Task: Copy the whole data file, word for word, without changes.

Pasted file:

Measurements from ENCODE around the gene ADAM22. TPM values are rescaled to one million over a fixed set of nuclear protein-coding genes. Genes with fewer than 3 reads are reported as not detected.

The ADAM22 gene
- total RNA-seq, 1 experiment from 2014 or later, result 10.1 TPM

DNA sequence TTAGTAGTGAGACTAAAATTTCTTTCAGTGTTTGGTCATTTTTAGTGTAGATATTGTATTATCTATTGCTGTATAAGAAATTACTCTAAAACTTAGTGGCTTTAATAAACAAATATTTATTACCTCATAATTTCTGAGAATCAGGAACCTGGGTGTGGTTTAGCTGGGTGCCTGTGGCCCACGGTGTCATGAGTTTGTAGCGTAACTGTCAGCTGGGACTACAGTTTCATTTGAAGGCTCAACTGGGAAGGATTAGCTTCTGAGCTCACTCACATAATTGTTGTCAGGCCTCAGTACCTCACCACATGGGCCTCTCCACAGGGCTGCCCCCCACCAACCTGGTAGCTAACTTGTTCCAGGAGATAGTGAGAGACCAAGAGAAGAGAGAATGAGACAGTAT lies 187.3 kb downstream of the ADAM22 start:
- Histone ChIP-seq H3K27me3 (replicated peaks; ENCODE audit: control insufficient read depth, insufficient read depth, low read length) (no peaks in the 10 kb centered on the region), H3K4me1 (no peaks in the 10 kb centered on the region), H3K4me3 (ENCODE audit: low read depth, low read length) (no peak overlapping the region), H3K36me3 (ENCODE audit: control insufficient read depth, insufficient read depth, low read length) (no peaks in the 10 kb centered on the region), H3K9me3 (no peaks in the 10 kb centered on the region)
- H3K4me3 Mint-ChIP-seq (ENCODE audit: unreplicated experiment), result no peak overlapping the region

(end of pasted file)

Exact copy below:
Measurements from ENCODE around the gene ADAM22. TPM values are rescaled to one million over a fixed set of nuclear protein-coding genes. Genes with fewer than 3 reads are reported as not detected.

The ADAM22 gene
- total RNA-seq, 1 experiment from 2014 or later, result 10.1 TPM

DNA sequence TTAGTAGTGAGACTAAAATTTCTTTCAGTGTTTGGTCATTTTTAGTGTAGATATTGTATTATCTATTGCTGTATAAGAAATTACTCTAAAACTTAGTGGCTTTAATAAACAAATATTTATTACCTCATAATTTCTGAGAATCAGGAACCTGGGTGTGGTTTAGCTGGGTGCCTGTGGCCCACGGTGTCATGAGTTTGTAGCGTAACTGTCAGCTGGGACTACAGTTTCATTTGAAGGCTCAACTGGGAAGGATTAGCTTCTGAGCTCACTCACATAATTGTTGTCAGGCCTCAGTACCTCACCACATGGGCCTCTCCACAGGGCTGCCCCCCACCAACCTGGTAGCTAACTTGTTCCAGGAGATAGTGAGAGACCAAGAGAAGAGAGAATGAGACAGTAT lies 187.3 kb downstream of the ADAM22 start:
- Histone ChIP-seq H3K27me3 (replicated peaks; ENCODE audit: control insufficient read depth, insufficient read depth, low read length) (no peaks in the 10 kb centered on the region), H3K4me1 (no peaks in the 10 kb centered on the region), H3K4me3 (ENCODE audit: low read depth, low read length) (no peak overlapping the region), H3K36me3 (ENCODE audit: control insufficient read depth, insufficient read depth, low read length) (no peaks in the 10 kb centered on the region), H3K9me3 (no peaks in the 10 kb centered on the region)
- H3K4me3 Mint-ChIP-seq (ENCODE audit: unreplicated experiment), result no peak overlapping the region